The reactive (supposedly inductive) power is now 12.5 kVar (50/80 X 100 = 62.5 - 50 = 12.5) slightly less than the capacitive power (from the possibly right C variant) of 13 kVar. Although the capacitor(s) in series with the load will bring its active power drastically down to about 1 tength of what it is now, but, maybe then, the resultant capacitive reactive power will yield the number 0.9?
     
    Last edited: Sep 30, 2011
  9. Sep 30, 2011 #8

    uart

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    No. You can't calculate the reactive power by just subtracting the real power from the apparent power like that.

    It's VAR = sqrt(VA^2 - P^2), which give 37.5 KVAR reactive power!
     
  10. Sep 30, 2011 #9
    Yes, it is vector sum. (For PF 0.9 the reactive power here should be about 21kVAR).
     
    Last edited: Sep 30, 2011
  11. Sep 30, 2011 #10
    For V=480 and P=50 kW at PF=0.8, I calculate Z = 2.949 - j 2.212 ohms for the initial load impedance. 480^2 / [50000 + j37500] please note change in sign of reactance.

    For Q=13 KVAR I calculate the required capacitor reactance is Zc = -j 17.72 ohms.

    For the combined parallel impedance of the above I get, Zt = 2.281 - j 2.304 ohms. Calculation was done in Excel using the formula IMDIV(IMPRODUCT(COMPLEX(2.949,-2.212),COMPLEX(0,-17.72)),IMSUM(COMPLEX(2.949,-2.212),COMPLEX(0,-17.72))).

    This impedance has a magnitude of 3.242 ohms for a total KVA of 71065.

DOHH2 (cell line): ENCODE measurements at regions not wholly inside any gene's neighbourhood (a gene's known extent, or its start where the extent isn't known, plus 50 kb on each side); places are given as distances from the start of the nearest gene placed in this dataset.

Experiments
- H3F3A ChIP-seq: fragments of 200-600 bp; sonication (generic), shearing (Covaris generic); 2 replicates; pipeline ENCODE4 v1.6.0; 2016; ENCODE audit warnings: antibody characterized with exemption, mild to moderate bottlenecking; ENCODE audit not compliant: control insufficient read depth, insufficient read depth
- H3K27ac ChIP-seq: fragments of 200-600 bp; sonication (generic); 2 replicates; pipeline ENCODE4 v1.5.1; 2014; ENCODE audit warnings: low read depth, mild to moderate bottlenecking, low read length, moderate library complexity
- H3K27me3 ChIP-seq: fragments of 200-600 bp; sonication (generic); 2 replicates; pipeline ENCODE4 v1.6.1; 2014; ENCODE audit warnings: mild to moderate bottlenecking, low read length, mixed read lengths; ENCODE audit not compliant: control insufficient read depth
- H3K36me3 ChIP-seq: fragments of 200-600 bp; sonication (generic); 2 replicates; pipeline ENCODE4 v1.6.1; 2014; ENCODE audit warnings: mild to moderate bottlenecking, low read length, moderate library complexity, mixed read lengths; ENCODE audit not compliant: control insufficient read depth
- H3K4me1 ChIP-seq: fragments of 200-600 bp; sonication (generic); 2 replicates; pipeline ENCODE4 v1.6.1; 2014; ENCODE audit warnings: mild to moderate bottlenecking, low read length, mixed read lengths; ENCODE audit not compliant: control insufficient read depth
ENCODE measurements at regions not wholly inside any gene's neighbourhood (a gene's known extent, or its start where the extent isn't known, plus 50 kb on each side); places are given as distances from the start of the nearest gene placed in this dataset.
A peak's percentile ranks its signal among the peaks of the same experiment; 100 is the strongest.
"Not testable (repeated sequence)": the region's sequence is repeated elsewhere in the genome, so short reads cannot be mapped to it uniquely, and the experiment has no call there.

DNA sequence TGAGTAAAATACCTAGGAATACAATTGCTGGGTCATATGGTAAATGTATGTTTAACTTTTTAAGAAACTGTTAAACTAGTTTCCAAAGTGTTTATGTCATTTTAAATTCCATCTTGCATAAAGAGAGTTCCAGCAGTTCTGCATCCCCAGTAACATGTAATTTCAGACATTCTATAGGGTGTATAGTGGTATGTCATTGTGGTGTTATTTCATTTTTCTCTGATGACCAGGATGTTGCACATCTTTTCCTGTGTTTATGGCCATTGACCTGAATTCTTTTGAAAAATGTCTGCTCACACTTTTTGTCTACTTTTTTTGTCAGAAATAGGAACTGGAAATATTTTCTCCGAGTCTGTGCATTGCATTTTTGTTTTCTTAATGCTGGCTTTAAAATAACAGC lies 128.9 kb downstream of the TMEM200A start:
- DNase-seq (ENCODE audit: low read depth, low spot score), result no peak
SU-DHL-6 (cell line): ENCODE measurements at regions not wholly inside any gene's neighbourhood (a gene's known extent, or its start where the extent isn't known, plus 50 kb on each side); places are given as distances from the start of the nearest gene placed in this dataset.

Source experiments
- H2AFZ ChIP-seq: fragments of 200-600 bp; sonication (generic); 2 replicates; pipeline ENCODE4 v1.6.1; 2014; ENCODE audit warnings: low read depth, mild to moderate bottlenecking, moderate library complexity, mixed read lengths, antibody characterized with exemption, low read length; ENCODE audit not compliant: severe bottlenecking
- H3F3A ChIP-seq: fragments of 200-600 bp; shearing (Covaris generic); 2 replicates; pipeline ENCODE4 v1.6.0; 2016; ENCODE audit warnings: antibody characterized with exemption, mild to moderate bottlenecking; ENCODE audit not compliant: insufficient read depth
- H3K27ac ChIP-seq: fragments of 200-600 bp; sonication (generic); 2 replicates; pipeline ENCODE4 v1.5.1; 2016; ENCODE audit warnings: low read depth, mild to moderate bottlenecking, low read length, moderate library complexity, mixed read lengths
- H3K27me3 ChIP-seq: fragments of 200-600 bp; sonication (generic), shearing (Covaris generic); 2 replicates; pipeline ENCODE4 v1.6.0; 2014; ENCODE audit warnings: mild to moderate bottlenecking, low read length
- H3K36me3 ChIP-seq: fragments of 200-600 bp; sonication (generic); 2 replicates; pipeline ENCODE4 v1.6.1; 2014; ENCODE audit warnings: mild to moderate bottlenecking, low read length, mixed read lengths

As you can see the magnitude of the impedance has decreased and it's angle has increased (such that cos(phi) is now approx 0.704).
     
  12. Oct 1, 2011 #11

    uart

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    OK, granted that the question didn't explicitly say that the initial 0.8 PF was lagging.

    However, given that the question say's that the power factor is to be corrected with the addition of a capacitor, is there some particular reason why you chose to assume that the initial PF was leading?
     
  13. Oct 1, 2011 #12
    I believe an inductive load does cause a lagging power factor.

    480^2 / (50000 + j37500) = 2.949 - j2.212 The sign of the imaginary part changes when divided into a positive real.
     
  14. Oct 1, 2011 #13

    uart

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    Yes exactly, that's why we need a +ive imaginary part of the impedance (eg 2.949 + j2.212) to give rise to a lagging current.

    Your load impedance of 2.949 - j2.212 corresponds to a leading current and hence a capacitive load.

    The actual load in this question however is clearly NOT capacitive. The question clearly tells us that the addition of more capacitance will correct the power factor, not make it worse.
     
  15. Oct 1, 2011 #14
    "C" is typo as has been mentioned.

    Reactive current now at 0.8 PF is 77A.
    Reactive current at 0.9 will be 50A.
    13 kVAR capacitor provides 27 A reactive.
    Connecting the cap in parallel will bring the reactive current to 50 A and the PF to 0.9.